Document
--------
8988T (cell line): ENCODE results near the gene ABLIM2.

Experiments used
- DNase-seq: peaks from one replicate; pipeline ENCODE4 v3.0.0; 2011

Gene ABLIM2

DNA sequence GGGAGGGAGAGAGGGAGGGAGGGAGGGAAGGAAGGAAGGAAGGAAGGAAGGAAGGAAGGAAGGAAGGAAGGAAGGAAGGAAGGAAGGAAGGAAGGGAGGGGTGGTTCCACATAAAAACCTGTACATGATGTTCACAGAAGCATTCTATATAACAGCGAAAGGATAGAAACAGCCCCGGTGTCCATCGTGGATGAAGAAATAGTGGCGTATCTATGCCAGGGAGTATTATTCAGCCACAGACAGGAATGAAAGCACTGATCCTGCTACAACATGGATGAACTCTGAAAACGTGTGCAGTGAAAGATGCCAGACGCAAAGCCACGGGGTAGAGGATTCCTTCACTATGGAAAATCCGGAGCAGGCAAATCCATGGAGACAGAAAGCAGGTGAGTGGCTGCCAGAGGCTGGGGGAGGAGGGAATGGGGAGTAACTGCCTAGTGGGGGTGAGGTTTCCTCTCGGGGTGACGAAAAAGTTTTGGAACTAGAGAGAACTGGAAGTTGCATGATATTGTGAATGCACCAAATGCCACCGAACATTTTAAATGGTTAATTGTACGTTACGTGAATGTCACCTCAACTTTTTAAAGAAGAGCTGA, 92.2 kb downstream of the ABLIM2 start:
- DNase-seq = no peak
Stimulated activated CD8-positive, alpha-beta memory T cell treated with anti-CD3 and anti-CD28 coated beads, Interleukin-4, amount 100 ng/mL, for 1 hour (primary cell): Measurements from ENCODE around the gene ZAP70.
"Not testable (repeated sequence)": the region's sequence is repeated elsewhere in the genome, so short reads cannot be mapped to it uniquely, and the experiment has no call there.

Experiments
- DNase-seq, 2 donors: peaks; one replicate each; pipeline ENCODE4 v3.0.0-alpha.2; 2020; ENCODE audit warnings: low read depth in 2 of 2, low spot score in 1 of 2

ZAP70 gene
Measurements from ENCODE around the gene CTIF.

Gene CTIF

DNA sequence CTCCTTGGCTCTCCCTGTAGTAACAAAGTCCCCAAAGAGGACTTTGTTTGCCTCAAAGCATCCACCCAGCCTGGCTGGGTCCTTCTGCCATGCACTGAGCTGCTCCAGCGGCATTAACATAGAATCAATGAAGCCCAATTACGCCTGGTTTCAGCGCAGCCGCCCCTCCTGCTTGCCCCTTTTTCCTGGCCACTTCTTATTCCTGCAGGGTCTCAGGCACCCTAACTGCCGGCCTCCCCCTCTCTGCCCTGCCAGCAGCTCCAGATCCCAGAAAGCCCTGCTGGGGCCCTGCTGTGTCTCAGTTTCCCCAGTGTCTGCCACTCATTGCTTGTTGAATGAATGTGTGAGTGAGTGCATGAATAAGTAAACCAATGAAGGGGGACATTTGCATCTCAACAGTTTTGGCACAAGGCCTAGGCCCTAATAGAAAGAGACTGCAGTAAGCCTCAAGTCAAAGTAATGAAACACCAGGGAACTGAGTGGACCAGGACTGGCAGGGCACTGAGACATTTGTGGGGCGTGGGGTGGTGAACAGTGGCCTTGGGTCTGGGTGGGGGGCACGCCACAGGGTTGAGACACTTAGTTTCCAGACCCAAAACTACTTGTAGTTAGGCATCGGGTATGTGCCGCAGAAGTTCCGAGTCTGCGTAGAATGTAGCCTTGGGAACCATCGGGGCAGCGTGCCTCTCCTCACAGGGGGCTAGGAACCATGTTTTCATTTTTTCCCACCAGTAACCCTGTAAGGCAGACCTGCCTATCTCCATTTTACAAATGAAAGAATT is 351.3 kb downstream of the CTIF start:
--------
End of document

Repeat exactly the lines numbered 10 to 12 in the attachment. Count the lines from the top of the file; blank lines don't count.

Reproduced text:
- DNase-seq, 2 donors: peaks; one replicate each; pipeline ENCODE4 v3.0.0-alpha.2; 2020; ENCODE audit warnings: low read depth in 2 of 2, low spot score in 1 of 2

ZAP70 gene
Measurements from ENCODE around the gene CTIF.